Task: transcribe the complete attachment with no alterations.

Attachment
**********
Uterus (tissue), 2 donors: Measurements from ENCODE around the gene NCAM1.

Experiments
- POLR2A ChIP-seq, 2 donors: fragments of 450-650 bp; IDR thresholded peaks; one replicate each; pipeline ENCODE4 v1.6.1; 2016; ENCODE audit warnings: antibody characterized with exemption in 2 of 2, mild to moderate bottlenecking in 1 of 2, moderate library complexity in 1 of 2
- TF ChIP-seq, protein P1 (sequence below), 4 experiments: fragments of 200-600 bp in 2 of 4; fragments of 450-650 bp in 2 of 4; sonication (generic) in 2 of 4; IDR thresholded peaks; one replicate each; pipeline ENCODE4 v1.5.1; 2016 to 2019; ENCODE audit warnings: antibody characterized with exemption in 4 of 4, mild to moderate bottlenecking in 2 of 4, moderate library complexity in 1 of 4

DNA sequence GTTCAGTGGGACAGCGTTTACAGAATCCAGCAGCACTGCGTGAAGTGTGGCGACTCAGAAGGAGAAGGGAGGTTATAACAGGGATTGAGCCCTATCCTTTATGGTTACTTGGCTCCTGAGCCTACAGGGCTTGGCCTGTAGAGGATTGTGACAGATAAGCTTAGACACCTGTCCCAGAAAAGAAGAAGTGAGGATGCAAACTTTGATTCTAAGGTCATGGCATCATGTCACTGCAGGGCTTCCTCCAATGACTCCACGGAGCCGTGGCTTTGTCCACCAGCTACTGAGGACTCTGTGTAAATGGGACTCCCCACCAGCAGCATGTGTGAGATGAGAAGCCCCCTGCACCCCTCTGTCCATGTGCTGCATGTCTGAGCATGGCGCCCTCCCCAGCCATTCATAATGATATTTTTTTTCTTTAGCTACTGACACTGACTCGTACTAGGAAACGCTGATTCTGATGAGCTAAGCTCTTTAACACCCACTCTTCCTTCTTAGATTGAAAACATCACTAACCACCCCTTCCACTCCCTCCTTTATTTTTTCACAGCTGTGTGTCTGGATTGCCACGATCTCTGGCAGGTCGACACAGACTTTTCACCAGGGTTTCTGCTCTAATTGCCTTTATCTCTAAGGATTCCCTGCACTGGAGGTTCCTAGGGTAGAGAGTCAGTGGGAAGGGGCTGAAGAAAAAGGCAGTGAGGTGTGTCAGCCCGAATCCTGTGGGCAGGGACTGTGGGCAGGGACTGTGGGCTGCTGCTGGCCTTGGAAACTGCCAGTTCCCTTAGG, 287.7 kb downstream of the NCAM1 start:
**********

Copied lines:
Uterus (tissue), 2 donors: Measurements from ENCODE around the gene NCAM1.

Experiments
- POLR2A ChIP-seq, 2 donors: fragments of 450-650 bp; IDR thresholded peaks; one replicate each; pipeline ENCODE4 v1.6.1; 2016; ENCODE audit warnings: antibody characterized with exemption in 2 of 2, mild to moderate bottlenecking in 1 of 2, moderate library complexity in 1 of 2
- TF ChIP-seq, protein P1 (sequence below), 4 experiments: fragments of 200-600 bp in 2 of 4; fragments of 450-650 bp in 2 of 4; sonication (generic) in 2 of 4; IDR thresholded peaks; one replicate each; pipeline ENCODE4 v1.5.1; 2016 to 2019; ENCODE audit warnings: antibody characterized with exemption in 4 of 4, mild to moderate bottlenecking in 2 of 4, moderate library complexity in 1 of 4

DNA sequence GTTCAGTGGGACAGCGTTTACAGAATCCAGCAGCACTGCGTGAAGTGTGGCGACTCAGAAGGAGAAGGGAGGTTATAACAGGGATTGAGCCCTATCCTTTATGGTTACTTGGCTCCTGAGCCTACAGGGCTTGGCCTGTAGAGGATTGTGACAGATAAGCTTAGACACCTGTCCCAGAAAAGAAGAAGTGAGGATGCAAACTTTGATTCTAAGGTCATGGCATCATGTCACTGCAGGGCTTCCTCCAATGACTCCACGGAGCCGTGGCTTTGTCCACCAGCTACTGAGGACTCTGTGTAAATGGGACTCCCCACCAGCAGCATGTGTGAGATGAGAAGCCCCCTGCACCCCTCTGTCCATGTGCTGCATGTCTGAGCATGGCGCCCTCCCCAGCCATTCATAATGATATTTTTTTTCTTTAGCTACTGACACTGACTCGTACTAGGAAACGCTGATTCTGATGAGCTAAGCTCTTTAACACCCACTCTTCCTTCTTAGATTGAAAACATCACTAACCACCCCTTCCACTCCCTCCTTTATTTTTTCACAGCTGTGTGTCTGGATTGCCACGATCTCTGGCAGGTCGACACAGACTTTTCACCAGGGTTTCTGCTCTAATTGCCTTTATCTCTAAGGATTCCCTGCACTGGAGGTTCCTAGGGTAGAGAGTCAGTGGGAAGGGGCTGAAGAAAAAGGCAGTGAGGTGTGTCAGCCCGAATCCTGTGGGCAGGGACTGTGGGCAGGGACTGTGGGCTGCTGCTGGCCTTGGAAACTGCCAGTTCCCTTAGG, 287.7 kb downstream of the NCAM1 start: